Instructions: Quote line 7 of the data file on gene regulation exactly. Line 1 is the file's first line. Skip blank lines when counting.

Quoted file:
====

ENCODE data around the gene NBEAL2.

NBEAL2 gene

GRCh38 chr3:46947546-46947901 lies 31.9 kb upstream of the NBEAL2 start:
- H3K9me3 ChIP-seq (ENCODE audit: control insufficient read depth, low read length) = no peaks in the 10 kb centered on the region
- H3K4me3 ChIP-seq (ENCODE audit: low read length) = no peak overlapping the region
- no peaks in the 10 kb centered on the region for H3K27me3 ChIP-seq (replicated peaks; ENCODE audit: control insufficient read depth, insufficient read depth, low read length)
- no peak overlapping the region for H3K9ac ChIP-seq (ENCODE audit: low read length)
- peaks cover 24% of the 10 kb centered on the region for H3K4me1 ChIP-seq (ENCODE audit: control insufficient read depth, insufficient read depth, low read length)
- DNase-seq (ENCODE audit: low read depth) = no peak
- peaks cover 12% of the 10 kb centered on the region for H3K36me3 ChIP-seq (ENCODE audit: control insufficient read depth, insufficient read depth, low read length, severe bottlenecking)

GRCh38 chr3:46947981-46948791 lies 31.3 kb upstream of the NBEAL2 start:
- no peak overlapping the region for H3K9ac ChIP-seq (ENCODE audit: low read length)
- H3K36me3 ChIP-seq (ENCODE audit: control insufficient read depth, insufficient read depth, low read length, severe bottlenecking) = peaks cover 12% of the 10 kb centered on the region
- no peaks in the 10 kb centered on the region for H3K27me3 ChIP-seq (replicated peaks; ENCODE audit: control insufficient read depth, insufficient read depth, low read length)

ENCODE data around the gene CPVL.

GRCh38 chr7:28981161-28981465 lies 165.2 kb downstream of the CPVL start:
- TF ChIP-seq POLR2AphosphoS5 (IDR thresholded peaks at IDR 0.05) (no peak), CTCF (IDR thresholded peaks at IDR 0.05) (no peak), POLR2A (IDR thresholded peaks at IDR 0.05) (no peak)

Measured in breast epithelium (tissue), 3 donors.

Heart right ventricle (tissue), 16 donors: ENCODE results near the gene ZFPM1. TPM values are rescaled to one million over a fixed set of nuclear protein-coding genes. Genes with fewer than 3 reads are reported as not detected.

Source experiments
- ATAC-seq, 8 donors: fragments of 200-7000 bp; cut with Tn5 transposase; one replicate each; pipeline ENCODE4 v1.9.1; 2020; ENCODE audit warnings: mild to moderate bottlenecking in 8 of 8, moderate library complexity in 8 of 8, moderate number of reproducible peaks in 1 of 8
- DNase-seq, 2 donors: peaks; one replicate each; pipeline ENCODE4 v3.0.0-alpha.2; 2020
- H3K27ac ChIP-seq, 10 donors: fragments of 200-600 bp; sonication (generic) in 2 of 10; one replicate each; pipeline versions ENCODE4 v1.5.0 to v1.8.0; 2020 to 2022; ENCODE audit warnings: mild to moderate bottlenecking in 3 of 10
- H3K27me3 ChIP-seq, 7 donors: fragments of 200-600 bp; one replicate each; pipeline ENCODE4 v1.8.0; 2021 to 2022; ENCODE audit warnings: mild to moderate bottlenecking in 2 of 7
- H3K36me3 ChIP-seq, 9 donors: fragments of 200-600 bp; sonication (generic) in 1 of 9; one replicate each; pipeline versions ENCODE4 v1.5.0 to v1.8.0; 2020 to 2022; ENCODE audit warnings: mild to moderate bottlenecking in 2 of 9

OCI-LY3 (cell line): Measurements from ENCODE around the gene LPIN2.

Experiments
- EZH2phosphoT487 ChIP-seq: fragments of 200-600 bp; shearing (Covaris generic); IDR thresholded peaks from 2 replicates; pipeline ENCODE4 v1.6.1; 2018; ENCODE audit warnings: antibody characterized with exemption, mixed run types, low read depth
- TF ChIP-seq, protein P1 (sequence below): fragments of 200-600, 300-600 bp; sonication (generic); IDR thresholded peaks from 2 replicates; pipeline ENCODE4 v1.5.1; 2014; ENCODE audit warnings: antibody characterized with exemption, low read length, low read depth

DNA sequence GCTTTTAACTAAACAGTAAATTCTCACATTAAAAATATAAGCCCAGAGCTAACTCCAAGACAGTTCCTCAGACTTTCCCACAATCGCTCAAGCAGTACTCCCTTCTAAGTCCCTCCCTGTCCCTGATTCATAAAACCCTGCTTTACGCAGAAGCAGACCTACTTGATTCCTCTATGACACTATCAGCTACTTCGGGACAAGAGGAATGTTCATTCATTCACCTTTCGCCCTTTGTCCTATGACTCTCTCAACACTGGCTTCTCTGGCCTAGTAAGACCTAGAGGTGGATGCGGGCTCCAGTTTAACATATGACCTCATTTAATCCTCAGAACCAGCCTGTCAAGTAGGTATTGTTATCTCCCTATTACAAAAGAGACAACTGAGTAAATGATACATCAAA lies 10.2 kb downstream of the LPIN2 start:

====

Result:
- no peak overlapping the region for H3K9ac ChIP-seq (ENCODE audit: low read length)